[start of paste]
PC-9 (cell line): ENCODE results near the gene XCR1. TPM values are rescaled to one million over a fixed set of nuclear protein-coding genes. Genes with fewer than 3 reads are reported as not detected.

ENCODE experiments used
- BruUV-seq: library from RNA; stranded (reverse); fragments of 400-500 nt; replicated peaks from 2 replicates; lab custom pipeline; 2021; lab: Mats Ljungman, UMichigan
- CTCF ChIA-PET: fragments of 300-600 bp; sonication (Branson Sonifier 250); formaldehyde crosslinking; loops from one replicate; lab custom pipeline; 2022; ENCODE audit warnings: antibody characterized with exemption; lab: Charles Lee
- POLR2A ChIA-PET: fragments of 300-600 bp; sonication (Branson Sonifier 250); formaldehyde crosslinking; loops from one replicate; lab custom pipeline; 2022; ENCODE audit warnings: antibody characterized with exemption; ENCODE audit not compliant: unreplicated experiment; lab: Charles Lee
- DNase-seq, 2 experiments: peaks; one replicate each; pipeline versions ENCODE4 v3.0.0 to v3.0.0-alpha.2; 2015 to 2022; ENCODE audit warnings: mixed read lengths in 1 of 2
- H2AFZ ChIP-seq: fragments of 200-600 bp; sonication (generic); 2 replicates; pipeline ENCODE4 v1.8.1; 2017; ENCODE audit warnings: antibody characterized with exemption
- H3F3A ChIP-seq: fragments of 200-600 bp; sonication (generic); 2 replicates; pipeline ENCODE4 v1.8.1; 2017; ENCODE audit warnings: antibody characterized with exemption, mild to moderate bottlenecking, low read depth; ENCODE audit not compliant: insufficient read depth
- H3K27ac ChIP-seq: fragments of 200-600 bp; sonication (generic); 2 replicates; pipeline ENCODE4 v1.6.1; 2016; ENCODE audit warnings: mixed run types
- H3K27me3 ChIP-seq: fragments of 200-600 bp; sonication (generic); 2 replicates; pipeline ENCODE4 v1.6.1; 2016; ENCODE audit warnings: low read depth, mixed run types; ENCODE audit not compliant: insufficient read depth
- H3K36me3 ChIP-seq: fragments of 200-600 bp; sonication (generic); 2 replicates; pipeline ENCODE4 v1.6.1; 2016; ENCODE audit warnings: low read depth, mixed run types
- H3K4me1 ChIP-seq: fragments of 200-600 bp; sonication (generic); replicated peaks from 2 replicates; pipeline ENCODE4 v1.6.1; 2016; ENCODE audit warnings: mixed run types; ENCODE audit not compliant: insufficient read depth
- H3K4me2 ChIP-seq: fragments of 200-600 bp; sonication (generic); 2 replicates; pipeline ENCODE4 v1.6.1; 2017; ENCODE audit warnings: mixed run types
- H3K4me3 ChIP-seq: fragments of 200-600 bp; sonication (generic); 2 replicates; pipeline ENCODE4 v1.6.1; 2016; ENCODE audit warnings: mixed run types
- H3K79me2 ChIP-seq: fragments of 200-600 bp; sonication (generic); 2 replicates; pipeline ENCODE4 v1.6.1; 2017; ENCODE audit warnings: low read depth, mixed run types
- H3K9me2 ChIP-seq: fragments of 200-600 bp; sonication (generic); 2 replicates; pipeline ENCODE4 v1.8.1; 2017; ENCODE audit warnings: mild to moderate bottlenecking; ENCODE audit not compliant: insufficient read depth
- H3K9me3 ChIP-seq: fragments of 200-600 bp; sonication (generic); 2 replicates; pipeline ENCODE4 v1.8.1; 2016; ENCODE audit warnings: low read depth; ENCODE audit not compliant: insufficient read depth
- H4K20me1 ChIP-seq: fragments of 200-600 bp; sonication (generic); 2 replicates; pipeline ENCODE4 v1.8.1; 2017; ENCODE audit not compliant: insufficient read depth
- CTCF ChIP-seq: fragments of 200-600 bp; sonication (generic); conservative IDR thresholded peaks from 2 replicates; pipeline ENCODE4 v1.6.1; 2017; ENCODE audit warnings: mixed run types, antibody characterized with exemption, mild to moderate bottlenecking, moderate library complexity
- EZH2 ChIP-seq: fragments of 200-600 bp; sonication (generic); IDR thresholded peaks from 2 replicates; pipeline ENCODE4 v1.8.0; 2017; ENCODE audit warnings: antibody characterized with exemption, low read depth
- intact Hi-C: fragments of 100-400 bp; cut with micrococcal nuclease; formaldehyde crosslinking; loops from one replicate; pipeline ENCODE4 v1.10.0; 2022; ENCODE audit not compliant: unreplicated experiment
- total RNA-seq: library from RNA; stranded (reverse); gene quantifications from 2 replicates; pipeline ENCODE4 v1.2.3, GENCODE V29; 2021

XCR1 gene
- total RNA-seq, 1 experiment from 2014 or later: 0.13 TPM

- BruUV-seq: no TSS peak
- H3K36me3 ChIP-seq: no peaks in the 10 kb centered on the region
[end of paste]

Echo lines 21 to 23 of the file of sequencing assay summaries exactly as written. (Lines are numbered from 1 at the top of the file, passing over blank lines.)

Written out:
- intact Hi-C: fragments of 100-400 bp; cut with micrococcal nuclease; formaldehyde crosslinking; loops from one replicate; pipeline ENCODE4 v1.10.0; 2022; ENCODE audit not compliant: unreplicated experiment
- total RNA-seq: library from RNA; stranded (reverse); gene quantifications from 2 replicates; pipeline ENCODE4 v1.2.3, GENCODE V29; 2021

XCR1 gene